Evening public ledger. (Philadelphia [Pa.]) 1914-1942, February 17, 1915, Sports Final, Page 7, Image 7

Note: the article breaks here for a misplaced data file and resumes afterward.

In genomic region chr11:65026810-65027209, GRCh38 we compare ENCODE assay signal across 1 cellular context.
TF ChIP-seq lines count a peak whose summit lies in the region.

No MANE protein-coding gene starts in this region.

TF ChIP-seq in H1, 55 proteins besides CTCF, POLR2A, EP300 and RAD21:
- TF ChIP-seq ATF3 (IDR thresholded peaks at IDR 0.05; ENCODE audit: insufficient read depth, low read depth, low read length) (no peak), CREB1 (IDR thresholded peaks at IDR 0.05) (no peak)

EVENING LEDGER PHILADELPHIA, WEDNESDAY, FEBRUARY 1915: RNAKE Lrn r NG 17, ' " r i.. MHaBCi m i iihiui mm m o o TAVE - m MOfa. p" ll w w w "T. Mr Tii OF ant mw P E 0 I . ,. fly E. PHILLIPS OPPENHEIM BTNOPStB. riril Tuuernoke, nillhman to fi bone, "All Bfotrlf IJurtmi, on Art rlcon plrl, rrfi.ifl in LtnAon, from Mealing, she t$ fVl.ftut of her boarding hovto and he foU !" . otrtMlng. agalnit htr irtll, lit 6erl.nd. !4-Vr "" retaural fie fells her a&oul Hmttlt! ,h' """""" ,ier ou,n ""' '" ..a Utt Tleatrlet attempt tukfit. Taver 'ii ilrrtes i her Mo a chemltft thnn, and K iHI,n!aveA. Will. ratine- ""'. flfnlrlee "Vffi Bhroroici tuddenlv tohtenti and ?..ut, that Tavernake oke fc.r oil. '"Ji .??! Ulrl' e. Taieritofco propose i.mW her hit loWrfeeeper. .e Mrrlnln. lo '..Hat the hat nothing lo ear rom him, o S I. Vet attracted ti her. When ho return VXlhefind"Mm,'ir toco to face llh lh .SSn u7o rlohlrnert Beatrice the MlpM be- fefl'rf ol. and the wlshet lo rent a bouse. CHAPTCn '-(Continued.) tNTI.ODUC.NO MRS. WENHAM aAIlDNER. 'I ehoulcl like to do bo, If I may, with- ' "There 1b no opportunity llko the present," Mr. Dowllng replied. "If you ,,111 permit me." ho added, rising. "It will 1 rive mo the greatcBt pleasure to escort ; you personally. My engagements for tho .... r tho daV happen to bo unimportant. Tftvernake, let mo have tho keys of tho ..nm, that aro locked up. Tho caretaker, of course, Is there In possession." Tho beautiful visitor rose to her feet, nd oven that Blight movement was ac complished with a grace unllko anything vhlch Tavernako had ever seen before 'l could not think of troubling you so far, Mr. Dowllng," sho protested. "It Is not In tho least necessary for you to como yourself. Your manager can, perhaps, spare mo a few minutes. Ho seems to bo to thoroughly posted In all the details," the added, apologetically, as sho noticed the cloud on Mr. Dowllng's brow. "Just as you like, of course," ho de clared. "Mr. Tavcrnaka can go, by all means. Now I como to think of It, It certainly -would bo Inconvenient for mo to be away from tho ofllco for more than a few minutes. Mr. Tavernako has all the details at his fingers' ends, and I only hope, Mrs. Gardner, that ho will bo able to persuade you to take tho house. Our client," ho added, with a bow, "would, I am sure, bo delighted to hear that wo had secured for him so distinguished a tenant." She smiled at him, a delightful mixture of graclousncss and condescension. "You aro very good," sho answered. "The house sounds rather large for me, but It depends so much upon circum stances. If jou aro ready, Mr." "Tavernalte." ho told her. "Mr. Tavernake," she continued, "my rar Is waiting outside and wo might go en at once." Ho bowed and hold open tho door for Iter, an ofllco which ho performed a little awkwardly. Mr Dowllng himself escorted her out on to tho pavement. Tavernake (topped behind to get his hat, and passing out a moment afterward, would have seated himself In front beside the chauffeur, but that she held the door of the car open nnd beckoned to him. "Will ou come Inside, please?" she In- WILL ATTACK MERCY SHIPS, SAY GERMANS Washington Is Told of British Ruse and Zone Order Ap plies Generally. WASHINGTON, Feb. 17.-Iteltef ships which enter tho new German naval war tone, surrounding Great Britain will be as liable to attack and destruction as if they wero British war craft or merchant men, according to German Embassy of ficials here today. Disguised as relief vessels, English ships already have negotiated the war lone tafely, it was asserted, German sub marines allowing them to pass In the belief that they were bound on missions o mercy. Consequently, declared German diplo mats ofllclals, there must be no exemp tion In the future of any class or na tionality of suspected ships entering the forbidden area, so relief craft will bo blown out of tho water as remorselessly a If they wero dreadnoughts. "Incredible," said officials of tho British Embassy when told of tho German threat to destroy relief ships In tho naval war rone. "Tho statement that our vessels havo been disguised as relief ships Is absurd," they declared. "It Is difficult, however, to believe that tho German Admiralty has committed itself to a policy which Inevit ably must result In starving the Belgians ho depend upon the United States for a large part of their food supply." HIT BY TRAIN, BUT HAPPY Driver Who Had Narrow Escape Sat Ufled That Things Were No Worse. Although ha la a paralytic and lost his horsa, and wagon yesterday, George F. Jllce, a teamster, of 133 Beecher avenue, Cheltenham, declared at his home today that he was satisfied that things were not 'orse than they ure. Rice was driving across the Cottman treet intersection of the Philadelphia and Heading Railway shortly after 3 o'clock yesterday afternoon. Children coming from, school, who were halted by tho rnlng sound of tho electric bell at the eroeiing, shrieked in terror as a freight locomotive bore down on Illco and his wagon. It was going about SO miles an hour, and when the engine passed thero m no sign of nice. The wagonwas reduced to kindling wood and the horse BTOUnd to nl.rjn When ihjt mrinAAi P. brought his locomotive to a stop Wee was "iien rrora tho cowcatcher badly scared bU unhurt. Slater Accuses Brother of Theft Charged with stealing Jowelry valued at l9 from hU sitter, Mrs, Crlstlna Plumbo, of 1008 Thayer street, Sylvia Andrews, lias Harry Andrews, 25 years old, of 8345 Goodman street, was hald In 1ZC0 ball fop court by Magistrate Wrlgley at the Nice town police, station this morning Andrews had pawned the Jewelry, except a silver watch, which ha was wearing when ar rted. Burns Cause Mother's Death F 5" kitchen stovo set nro to her clothing ounoay resulted in tha death this morning f Mrs. Mary Noonan, 38 years old, of nn street, Bryn Mawr. She leaves two cnlldren, one 1 and the other 3 ears old - . ... ..... , f . Balance of Trede. Favors Port Exports through this poit last week mounting to J,9,0pQ. exceeded the im Wrts by IWlT.000, according to tb fig- Uued 84 Ifcg Custom Upm today, 4uUi csUct4 totaled $&l,vav i,li-i' ,"Thro aro one or two questions Pleaso direct ihe chauffeur." friMrtCi5J1,c1 w'tl,0t word! tho snr Si..?... i . u)ey Bw""g round Hie first ih ..' , " lcnncd "'ward fronl flmonB the cus ons of her seat and looked at .'. i n Tavernako was conscious of ulYJl "s.8; A 'hough by Inspiration, ho nni,httti,cr vl9lt t0 the omc6 f Me88 Jm m, bpcnco Company had been m.mwCOi on? She remembered him, re S"d. 'Jim " the companion of Beatrice during that strands, brief meet thil i . 1 ,nn 'ncomprchcnslble world, unm.i'. ,0,ttl,lc" ho had wandered. The woman s face had lost her languid, gracl ?!?.. "or?10?. There was something rii .. lmM.l.nkln t0 tragedy. Her fingers roil upon his arm and her touch was mJt8nerceiy: Sh Br'PP,nK h'm M' m'f,!L,TRXCr,nokc" 8"9 ",J- "I nave a memory for faces which seldom falls me. L Vpn rou b6foro ""'to lately. You remember whore, of course. Tell mo tho truth quickly, please." II J, o"'8, seemed to leap from her unL.h?Ttlful a.nd 'ounK though she wl Uic,dly. wns' hcr ,ntona seriousness had suddenly nged hcr face. Tavernako was bewildered. He, too, was conscious .,S,ou.r,ou.s emotional disturbance. Tho truth? What truth do you mean?" no demanded. V.v Wno you nhom J Baw with Beatrice I" w.b0.U 8a .me ono nlBhl nbo"t three weeks ago," ho admitted slowly. "I wns n a chem st's shop in the Strand. Ton woro signing his book for a sleeping draught, I think." epms Sho shivered nil over. "Yes. yesl" she cried. "Of course, I re member nil about It. Tho young lady )w Wn?JrUh yu-whnt was sho doing there? AVhcre Is she now?" "The young lady was my sister," Tavcr nnko answered stiffly. Mrs. Wenhntn Gnrdner looked, for a moment, as though sho would have struck mm. , "You need not Ho to met" bIio ex clalmed. "It Is not worth while. Tell me whero you met hcr, why you were with her nt all In thnt Intimate fashion, and whero sho Is now!" Tavernako realized nt once that so far ns this woman waa concerned, the fablo of hli relationship with Beatrice wns hopeless. Sho know! "Madame," ho replied, "f made tho ncqunlntanco of the joung lady with whom I wns that evening, nt the boarding-house whero we both lived." "Whnt were you doing In tho chemist's shop?" sho demanded. "Tho young lady had been 111." ho pro ceeded deliberately, wondorlng how much to tell. "Sho had been taken very III In deed. She was Just recovering when you nnlnriwV" "Where Is she now?" the womnn nsked eagerly. "Is she still at that boarding Iioupc of which you spoke?" "No," he answered. Hcr fingers gripped his arm once more. "Why do you nnswer mo always In monosllnl)Ios? Don't you understnnd thnt you must tell mo everything that you know nbout hcr You must tell mo whero I can find her, nt once." Tavernako remained silent. Tho wom an's voice had etlll thnt note of wonderful sweetness, but sho had altogether lost her air of complete and aristocratic Indif ference. She was a very altered person now from the distinguished client who had first enlisted his services. For some rea son or other, he knew that sho was suf fering from a tcrrlblo nnxlcty. MRS. STOTESBURY MAKES SPOTLESS TOWN FOR "HELP" s Homes Occupied by Household Employes Are Models of Neatness and Comfort Forty Tenants Dwell There in Content. A row of houses looking as though they might have been picked up from Spotless Town nnd sot down right at Society's back door, or side entrance, to bo more exact, because of their almost spectacu lar eplck-and-spanness greet the eye of the passerby on Mth street between Wal nut nnd Sansom streets, nnd detach themselves exclusively fiom the rest of the neighborhood. With their little scrim curtains, their Immaculate white door sills and their general air of having been Just freshly washed, starched and Ironed, they seem almost stage, houses upon a painted scene. But they aren't. They are tho very real domiciles of one of tho largest corps of servants maintained in Philadelphia the living quarters of tho "help" of Mrs. E. T, Stotesbury, To you Sirs. Newly "Wed. in your Sm kltchenetto, practicing "canned" house keeping with furrowed brow, It may seem an utter Impossibility that anybody's ser ants could occupy a solid block of houses, but 40 serwiutB, so 'tis rumored, is about the number required to minister properly to tho wants of Mr. and Mrs. Stotesbury and their guests. Originally this block on tho wes-sldo tf 20th in the renr of Walnut street must have contained eight houses. Only four of them, however, have retained their regulation appearance. Tha builder has been busy on tne rest nnd Joined them together, nnd the downstairs of the con verted portion Is a model laundry with an equipment that would do credit to a professional establishment. Six deya in the week five expert laun dresses work steadily from 9 In the morn ing until 3 In tho afternoon, and a busy time they have of It, too, for not only do the linens and the wearing apparel of their master and mistresses go through their hands, but that of the servants also. Tha remainder of tha block is divided POW 01 HOUSES fiCCUPIBfl I iiwwiiii'-HfTHTri.iiijwiliwMM"" ,i ii. n"! ' ffl-7T7T; A TALE OF LOVE, MYSTERY AND INTRIGUE HMki.-. TAVERNAKE HAD "I am not sure," ho said at last, "whether I can do as jou osk." "What do you mean?" she exclaimed sharply. "The young Indy," ho continued, "seemed, on the occasion to which you hae referred, to bo particularly anxious to avoid recognition. Sho huirled out of tho pluco jlthout speaking to ou, and she has avoided tho subject ever since. I do not know what her motives may havo been, but I think that I should like to nsk her first, beforo I tell you wheie sho Is to bo found." Mrs. Wenham Gardner leaned toward him. It wna certainly tho first time that a woman In hcr apparent rank of llfo had looked upon Tavernake In such n manner. Her forehead was n llttlo wrinkled, her between the men servants and the women nnd a tasteful simplicity characterizes the arrangements of their quarters. One of the maids, interviewed on the advantages of being connected with such n plutocratic establishment, couldn't keep the pride out of her volco as sho spoke of it. "There's no other servants in the coun try," Bhe said, 'as has it as good as we do. Three elegant meals a dny vo get and our afternoon tea besides. There ain't much the Stotesbury help misses." Scoff, ye cynics. If you will at the odium of domestic service, but to a mere news paper reporter a peep nt that cosy in terior nnd "tho afternoon tea" besides, called forth visions which few oilier pro fessions have equivalents to offer. ACROBAT UNDER $500 BOND Ball Required to Assure Promise to Keep Little Son Off Stage. Because ha broke his word with the court. Charles Shelzos, an acrobat, was placed under $500 ball to keep his prom ise this time, when ha was arraigned before Magistrate Benshaw at City Hall, charged with making his 8-year-old son, Carlysle, work on the stage, Shelzos was arrested last night at tho Broadway Theatre, Broad street and Bny der avenua, while performing with tha boy as his stage companion. Agent A. J. Klnkalde, of the Society to Protect Children from Cruelty, waa tho com plainant. Ha testified that the child was performing as an acrobat. Shelzos promised not to violate the law again, but was reminded that ha had made a similar promise before and Magistrate Rens'naw Imposed tha ball security. Shelzos lives at a theatrical boarding house at Franklin and Itace atreets. M IQIJSSSliRV SERYApS liM. 4 i. I IIKWi KX'Mft1 -. I HBHHw. ''&l.t'L$0l''"" NO TIME '10 ESCAPE llpi wcro parted, her eyes wcro patheti cally, delightfully eloquent. "Mr. Tavernake, you must not you must not rcfuso me," sho pleaded. "If you only knew tho Importance of It, you would not hesitate for a moment. This Is no Idlo curiosity on my part. I have reasons, vory serious reasons Indeed, for wishing lo discover thnt poor girl's where abouts nt once. Thero Is a posslblo danger of which sho must be warned. No ono can do it except ml self." 'Are jou hcr friend or hcr enemy?" Tavernako asked. "Why do you ask such a question?" sho demanded. "I mn only going by hcr expression when sho Bnw you como Into tho chemist's shop," Tacrnako persisted doggedly. DIRECTOR COOKE FAVORS DOWNTOWN PLAYGROUND Impressed by Harry Davis' Plea for Moro Room for tho Boya. When Harry Davis, former first base man for the Athletics, told tho guests nt tho sporting writers' banquet last night that kids in Philadelphia do not hove suf ficient open spaces for early training in tho national sport, he so Impressed Di rector Cooke, of tho Department of Pub lic Works, that tho Director started a movement today to provide another down town playground. A group of Phlladelphlans nho heard Harry Davis' speech aro co-operating with Director Cooko today In appealing to po litical leaders and Councllmen. Tho Immediate plan Is to obtain a va cant tract ut tho southwest corner of 12th nnd Dickinson streets, formerly tho Phi lanthropic Cemetery, and turn it over to tho Board of Hccrcntlon. N. J. SUFFRAGIST CONFIDENT Miss MattoS. Scott, of Engelwood, N. J., corresponding secretary and chairman of the Speakers' Committee of tha Bergen County organization of the Women's Political Union, came to town this morning on a business trip and at once began working for woman suffrage, as she says she always does, no matter whero she is or what she is after. Miss Scott, nt the headquarters of the Equal Suffrago League, on South 9th street, spoke nbout suffrage In New Jersey and kindred subjects. She was asked If the cause would win In her State this Sep tember when tha peopln will vote on thu suffrage amendment to the constitution. "It Is difficult and unsafe to prophesj," sho said, "but thero Is this; Every one of our public men aro pledged for it. In Borgeu County our State Senator and three assemblymen are In favor of It and speak for it as well as vote for It. Our school teachers are teaching t as a mat ter of current history and all over the State branches of the union have been or ganized to watch legislation, distribute literature, and furnish speakers on Suf frage for meetings of all kinds and In all sorts of places. I mean wa are making n, pnmpalgn to have suffrage presented at all public meetings. "Some of our town authorities have re fused us the use of schoolhouses for our meetings because they said the meetings would be- political. Wa suffrage advo cates havo no platform, nor aro wo a political body. We are working for ono thing and the men are beginning to realize It. Jn this country the men give the women what they want and t Is up to the women to get suffrage by convinc ing tha men that they want It. We are educating the women of New Jersey so that when they talk suffrage to their women friends and tha men of their own homes they can talk, intelligently and show that they aro capable of voting in telligently." WHO SHOT FRANK CAPPT Who shot Frank Capp last night? It could not be determined at the hearing before Magistrate Benshaw, at City Hall, this morning, Tony Tonjbarro was ar raigned charged with the offense Tom barro lives at 1SS Fulton street, and Capp Uvea next door. Last night tha Capp boy got into a fight and Tombarro Interfered. Tho little boy ran home and told his pa. Capp cama out and engaged Tombarro In the witnesses said this mom Ing, Capp yelled, that ha had been shot, though there was no shot heard. Capp is said to have coma out of the fight with tt pistol An ambulance took Capp to tho I'ennsilvanta Hospital, wherp he waa found to hae what appeared to be a bul let wound in the abdomen Ha will ba routined to his bed for a week or more ' He first said that Tombarro shot him and then that he shot himself A patrol wagon took Tombarro to City nail, ana ne was neia witnout can to I wrt Ws ewVUo. "It la n cruel suggestion, that," the womnn cried. "I wish to be her friend, I am her friend. If I could only tell you everything, you would understand at once what a terrible situation, what a hideous quandary I am In." Once moro Tavernake paused for a few moments. Ho was never a quick thinker and tho situation was certainly an em barrassing ono for him. "Madam," ho replied nt length. "I beg that you will tell mo nothing. Tho young lady qf whom you have spoken permits me to call myself her, friend, and what she has not told me herself I do not wish to learn from others. I will tell her of this meeting with you, and If It Is her desire, I will bring you her address my self with a few hours. I cannot do moro than that." Her face was suddenly cold and hard. "You mean that you will not!" sho ex claimed angrily. "You aro obstinate. I do not know how you doro to refuso what I ask." Tho car had como to a standstill. He stepped out on to tho pavement. "This la Grantham House, madam, he announced. "Will you descend?" He heard her draw a quick breath be tween her teeth and ho caught a gleam In her eyes which made him feel vaguely uneasy. Sho was very angry Indeed. "I do not think that It is necessary for mo to do so." sho said frigidly. "I do not llko tho look of tho houso nt all. I do not bcllcvo that It will suit me." "At least, now that you aro hero," ho protested, "you will, If you please, go over It. I should llko you to seo tho ball room. Tho decorations aro supposed to be quite exceptional." She hesitated for n moment and then, with a slight shrug of tho shoulders, sho yielded. There wns a noto In his tone not exnetly Insistent, nnd yet dominant, a noto which sho obeyed although Becrctly sho wondered at herself for doing so. They passed Inside tho houso nnd sho followed him from room to room, leaving him to do all the tnlklng. Sho seemed very llttlo Interested, but every now nnd then she nsked a languid question. "I do not think It Is In tho least likely to suit me." she decided at least. "It Is all very magnificent, of course, but I con sider that tho rent Is exorbitant. Tavornnke regarded hcr thoughtfully. "I believe," ho Bald, "that our client might bo disposed to consider some re duction, In tho event of your seriously entertaining taking the house. If you like I will see him on tho subject. I feel uro that tho amount I havo mentioned could bo reduced. If tho other conditions were satisfactory." There would bo no harm In your doing so." sho assented. "How soon can you como and let mo know?" "I might bo ablo to ring you up this evening; certainly tomorrow morning," ho answered. She shook her head. "I will not apeak upon the telephone," sho declared. "I only allow It In my rooms under protest. You most come, and tell mo what your client says. When can you see him?" -if u doubtful whether I shall bo ablo .. n-A v.i.n Mil evening." ho replied. It would probably bo tomorrow morning." she "You mlgnt go mm uf -. suggested. Ho was a llttlo surprised. "You aro really interested In the matter, then?" ho Inquired. SUFFRAGISTS TAKE UP 'FIRST AID TO INJURED' Complete Medical Equipment Presented to Equal Fran chise Society by Physician. "First Aid to the Injured" Is tho new slogan of the Equal Franchise Society. This was adopted by members of the so clety ns being appropriate owing to tha recent addition at the headquarters of a completo medical equipment, the gift of Dr. Frances It. Sprague, of Bryn Mawr. At tho present time a chest in which to keep the outlay has not been provided, consequently the equipment Is kept In a series of neatly arranged tin boxes on the closet shelf. Miss Carolina Katzen stein, secretary of the society, says that tha chest will be added shortly. Among tho articles given are bandages, gauze, adhesive plaster, absorbent cotton aid various antiseptics. Tho medicine equipment Is but one of many Innovations at the soctety'-a head quarters. A movement has been on foot for some time to add such branches as would show the versatility of those who ara fighting for tho "cause." Conse quently, a sewing class was Inaugurated, which was followed closely by a "school,," lessons being given In tho best theories of Government. Then came the installa tion of a complete kitchen equipment, in which a series of demonstrations In cook ing Is planned. It Is even hinted now that a school In oratory will bo added, at which suffragists can acquire additional J expressive ability in presenting their ar- guments. That iney aro capable sales- m freight to speak of U car women has been demonstrated, for a com- bottoms, and strenuous have pleta'llna of miscellaneous articles Is kept om time to time to revive our In various comers of the society's rooms, i,y means of subsidies. As a and exceptional is the person that enters r shipping to the extent or and does not leave with something In his been Interned, destroyed or hand for which he has left a considerable 8on for commercial use, This sum in exchange. Tha funds so raised the world's supply of ships, ara used to further the "cause," alo aky-hlgh. Da?h,hP, " SUther" C!;U'Sre Tha battleship Kansas passed Marcus Hook early today on her way for prac- tica and maneuvers In tha Southern drill waters. She sailed yesterday, with none but her regular crew aboard, under com- mand of Captain Bryan. Tha vessel was scheduled to leave last Tuesday, but was held up owing to engine trouble. Previous to that mishap she was disabled by a storm off the Virginia Capes, for which her commander had to go before a court- martial, Before sailing the crew declared they had a premonition that something serious would happen to tha ship before she got to bar destination. Merlon Patrolmen Defended George Sullivan, president of the Board of Commissions of Lower Merfon town- ship Is not partial to Burps detectives. Judging by his statements last night at a meeting of tha Bala-Cynwyd Neighbor- hood Club. Ho referred sneerlngly to the efforts of tha residents of Merlon and other main line towns to g.et better police protectlqn. declaring that he took little stock in tha claims of detectives that tha regular suburban patrolmen spent most of their time on duty eleeplng. : ... i - ItESOBTS ATLANTIC CUT, N. J. Ldin Mih-tUt. moderate-rsu hotel. . A I RPMAR1 F Virginia Av... oesr Ik. itor, un rrlor. prl blhf. OA dlnntn orcheatra. .in allv ! 13 un dlv RoaLlftt ur.i v-t. Brick. Hot as eoM rumslnal ' ' """": K I Hotel XPiJs;ji?rjSrt-b fc a l r 'rs, yes," sho totd hlm "of course I am Interested. I want you to come and see mo directly you have heard. It Is im portant. Supposing you are able to find your client tonight, shall you have seen the young lady beforo then?" "I am afraid not," ho answrced. "You must try," she begged, laying her fingers upon his shoulder. "Mr. Taver nake, do please try. You can't realize what nil this anxiety means to me. I am not nt nil well and I am seriously wor ried about about that young lady. I tell you that I must have nn interview with her. It Is not for my sake so much aB hers. Sho must bo warned." "Warned?" Tavernako repeated. "1 rcnlly don't understand." , "Of courso you don'tt" she exclaimed Impatiently. "Why should you under stand? I don't want to offend you, Mr. Tavcmnke," sho went on hurriedly. "I would llko to treat you qulto frankly. It renlly Isn't your placo to mako difficul ties like this. What IB this young lady to you that you' should presume to con sider yourself her guardian?" "She Is n boarding houso acquaintance," Tavernako confessod, "nothing more." "Then why did you tell me, only a moment ago, that Bho was your sister?" Mrs. Gardner demanded, . Tavernako threw open the door beforo which they had been standing. "This," he said, "is the famous dancing gallery. Lord Clumber is qulto willing to Allow tho pictures to remain, and I may tell ou that they Aro Insured for over 60,000 pounds, There Is no finer dancing room than this In all London." Hcr eyes swept around It cnrelcsaly. "I have no doubt," sho admitted coldly, "that It la very beautiful. I prefer to contlnuo our discussion." "The dining-room," he went on, "Is al most ob lnrgc. Lord Clumber tells us that ho has frequently entertained SO guests for dinner. Tho system of ven tilation In this room Is, as you see, en tirely modern " Sho took htm by the arm and led him to a seat at the further end of the apart ment. "Mr. Tavernako," Bhe said, making an obvious attempt to control her temper, "you seem like a very scnslblo young man, If you wilt allow mo to say so, and I want to convlnco you that It Is your duty to answer my questions. In the first place don't bo offended, will you? but I cannot possibly see what Interest you and thnt young Indy can have In ono another. You belong, to put It baldly, to altogether different social stations, nnd It Is not easy to Imagine what you could have In common." sho paused, but Tavernake had nothing to say. Ills gift of silence- amounted sometimes nlmost to genius. She leaned so closo to htm while sho waited In vain for his reply, that tho ermine about her neck brushed hta cheek. The perfume of her clothes nnd hair, the pleading of her deep vlolet-bluo eyes, all helped to keep him tongue-tied. Nothing of this sort had ever happened to him beforo. He did not In tho least understand what it coulc? possibly mean. "I am speaking to jou now, Mr. Taver nake," sho continued earnestly, "for your own good. When you tell tho young Indy, ns you havo promised to this evening, that you havo seen mo, nnd that I am very, very anxious to find out where she Is, oho wltl very likely go down on her knees nnd beg you to give mo no Infor mation whatever about her. She will do hcr best to make you promlso to keep us apart. And yet that Is all because she does not understand. Belleva me. It la better that you should tell mo tho truth. You cannot know her very well, Mr. Tavernake, but she Is not very wise, that joung.lady. Sho Is very obstinate, and she has some strange Ideas. It Is not well for hcr that she should bo left In the world alone. You must sea that for yourself, Mr. Tavernake." "Sho seems a very sensible young lady," he declared slowly. "I should have thought that she would hava been old enough to know for herself what sho wanted and what was best for her." The woman at Ills side wrung her hands with a little gesture of despair. "Oh. why can't I mako you under stand!" Bhe exclaimed, tho emotion onco more quivering In her tone. "How can I how can I possibly make you believe me? Listen. Something has happened of which sha doen not know something terrible. It Is absolutely necessary. In her own In terests as well as mine, that I see her, and that very shortly." "I shall tell hcr exactly what you say," Tavernake answered npparently unmoved. "Perhaps It would be as well now If we went on to view the sleeping apartments." "Never mind about tha sleeping apart ments!" she cried quickly. "You must do more than tell her. You can't believe that I want to bring harm upon any one. Do I look like it?. Have I tho appearance of a person of evil disposition? You can be that young lady's best friend, Mr. Tavernake, if you will. Take ma to her now, this minute. Believe rue, 'If you do that, you will never regret it as long oa you live." Tavernake studied tha pattern of th parquet floor for several momenta. It was n difficult problem, this. Putting his own extraordinary sensation Into the background, he was face to face with something which he did not comprehend, and he disliked the position Intensely. After all, delay seemed safest. "Madame," he protested, "a few hours more or less can make but little differ ence." ..urn auruan unti in iiimeci n destruction. The result has figures supplied by Secretary "ih PoV was V oBrBa,c.'rs0,a- beIi 16 ,0 ,7 cnta, Tne ratt) BOno up fiIi cenU to Vfit cents, to Liverpool has risen fiom nl8 peP hundredweight; that i, i to $5 a bale; that to 0 jjs a baje. Vessels hired a ,r jsooo a month now bring aa jonth." Busy Writer -nunzin-, mennnnil i,n nas"z,nes monttonea aljove r" tna Bama writer, Miss slle's, Outlook and Review is, as usual, well informed, her song Is pessimistic, Sha U same information in both Outlook, but with subtly 0ns such m tltln t,- in " " "?' a,?.rtUIe' eU: ," le Pwn "Menace of the U" f3), tha asks: e Viilted States go Into the ig and operating ships any and operating cotton mills or , . weii ,. i,iiR'. h '" 7 ' Leslie s, she M " t has oned and operated tha Cono . r, Btati 0 A. M. TQ 10 r. M. PALACE 1214 Market lOg & 20o CROSS VTT'VC! 1IU X O TUB Stanley ce 1903. The Una carried no 1-burtJiy. sdfleld 6a) a its profits for the ' 80 were tJH.000. What he I that when you add up lu NIXON'S GRAND Today S:tB. T rf, .' "f tPt Now, nt II sears they average only no commercial cent pj-otlts. ' kj'.i ,Vi'arenaia woukj throw jucti jTcofK. wind. Private lines would "That Is for ma to Judge!" she ex claimed. "You say that because you d not understand. A few hours may make all tho difference In the world.'' Ho shook his head. "I will tell you eiactly what is In 19 mind," he Bald, deliberately. "Tha youag lady was terrified when she ea'you that night accidentally In the chemist's sjioiS. Sho almost dragged mo away, and al though she was almost fainting when Wa ' reached the taxlcab, her greatest nnd chief anxiety was thai wa should get away beforo you could follow Us. I Can not forget thin. Until I hava received nor permission, thereforo, to disclose net whereabouts, we will, if you pleaso, speak of something else." He rose to his feet and glancing around was Just In time to see the change in the faco of his companion. That eloquent ly pleading emllo had died away from her lips, her teeth wero clenched. Sha looked llko a woman struggling hard to control some overwhelming passion. Without the smllo her lips seemed hard, oven cruet. There wero ovll things shining out of her eyes. Taverncko fait chilled, almost afraid, "Wa will seo the rest of the house," shsi declared coldly. They went on from room io room, Tavernake, recovering himself rapidly, mastor of his subject, was fluent and practical. Tho woman listened, with only a terse remark here and there, Ones more thoy stood In tho hall. , "Is thero anything olse you would like to sco7" he asked. "Nothing." sho replied, "but there la ono thing more I have to say." He watted In stolid Bllonce. "Only a week ago," she went on, look Ing him in tho face, "I told -a man who Is what you call, I think, an Inquiry agent, that I would give a hundred pounds If ho could discover that young woman for mo within 21 hours." Tavernake Btnrted, and the smile came back to tha lips of Mrs. Wenham Gardner, After all, perhaps she had found the way I "A hundred poundB Is a great deal of money," he said thoughtfully. Sho shrugged her shoulders. "Not so very much," sho replied. "About a fortnight's rent of this house, Mr. Tavernake." "Is tho offer still open7" ha asked. Sho looked Into his eyes, and hcr faco had once more tho beautiful Ingenuous tieRfl of a. child. "Mr. Tavernake," sho said, "tho offer Is Btlll open. Get into tha car with ma and drlvo back to my rooms at the Milan Court, and I will give you a chequo for a hundred pounds at once. It will ba very easily earned and, you may Just as well tako it, for now I know whero you aro employed, I could havo you followed day by day until I discover for myself what you are so foolishly concealing. Be reasonable, Mr. Tavernake." Tavernako stood quite still. 'Mis arms wcro folded, ho was looking out of the hall window nt tho smoky v'sta pf roofs nnd chimneys. From the soles of his rcady-mado boots to his Ill-brushed hair, ho was n commonplace young man. A hundred pounds was to him a vast sum of money. It represented a year's strenu oub savings, perhaps moro. The woman who watched him Imagined, that he waa hesitating. Tavemake, however, had no such thought In his mind. He stood there Instead, vondcrlng what strange thing hnd come to him that tha mention of a hundred pounds, delightful sum though It wns, never tempted him for a single second. What this woman had said might be true. She would probably be ab)o to discover tho address easily, enough with out hlfl help. Yet no suqh, reflection, seemed to make the least difference. Front the days of hlB earliest boyhood, from thu time when he had flung himself Into the struggle, money had always meant muei to him, money not for Its own sake, but as tho key to thoso things which he coveted In life. Yet nt that moment something stronger seemed to have as- , scrted Itself. "You will come?" sho whispered, pass ing hcr arm through his, "We will be there In less than five minutes, and ( will wrlto you the cheque beforo you tell mo anything." lie moved toward tho door Indeed, but he drew a little away from her. "Madam." he said, "I am sorry to seem so obstinate, but I thought I had made you understand some time ago. I do not feel at liberty to tell you anything with out that young lady's permission." "You refuse?" Bhe cried. Incredulously, "You refuso a hundred pounds?" Ho opened the door of tho car. He seemed scarcely to have heard her. "At about 11 o'clock tomorrow morn? Ing," he announced, "I shall have the pleasure of calling upon you. I trust that you will have decided to take the house." " (Continued Tomorrow.) LETTER'S Best Coal Egg $7, Stove $7.25, Chestnut S7.S9 Larue Round Pea Coat, $5.50 Laraett Coal Yard in Philadelphia OWEN LETTER'S SONS Trenton Ave. & Westmoreland St uib ANN MURDOCK III A UIIIL OP TODAr; Forrest ffij. Mat. Today 8ur. $1.50 KIN HEU'TY OIKLS IA!.OnB KI.AW A Elll.A.SUCn'H ENTEIlTAlNEttH In iht Ntw, Mirthful Mimical M4I FADS and FANCIES Thti Not WetV Hvsi H;13. Uttlnt Saturday. Kira Mst Wsshlnilon'i JJIUhday. Monda Kh -Jl BROAD ft',. Mat Today S.$1.60 Mrs. Patrick Campbell l.'.X'n.'nc. PYGMALION I j, ti '-' Vk Fas: B;15 iUilnw (Saturday Ktra MaU Waahlnrton'a Birthday. Monday Kb. 21 UETROI-OUTAN Ol'KIIA, HUIBK " METllOPOMTAN Ol'EHA CO.. NEW YOnK TUESDAY KYENINCJ. KEBRLAnY S3 AT 3. KinST PEIIKOItMANCB IN THIS CITY , MADAME SANS-GENE Umii Karrar. Kornl. bparbu, iiraalau, Ull liar, tlntlll. Amato, Begin ols, AUboiue, Icsanl. Lwiuhardt. 1109 CliMlnul St Walnut 1033, JUc 61 'joatanuu. Tyrol's u TruubaOoura!' Mob Tip Co Olhtra. Photoplay in "000313 ami MAY WARD ?5S2Sf 'Suga Btr-k Klda" . Othtra, Prctratn Cbanttit Monday A Thursday. THEATRE SV'iUOc I c.nnifup, i -si s 10. IS. see MAJtKET 8T UEU)Y 1STW I'icTunEa 11 A M TO U.tS P U. P1ANCHB BWEJBT In WAIIIIKAS op vinniK'ta Ttlday k Saturday THU CQlNTR BO? Warntr AruorM Co Six Unit Uonty U,e Robin. Kirk A ftwtt JnalBi t Etara lalwret titt DUMONT'S p0gt?cHT2fi MAT TOPJAt. llfc go WAafiSftiWH''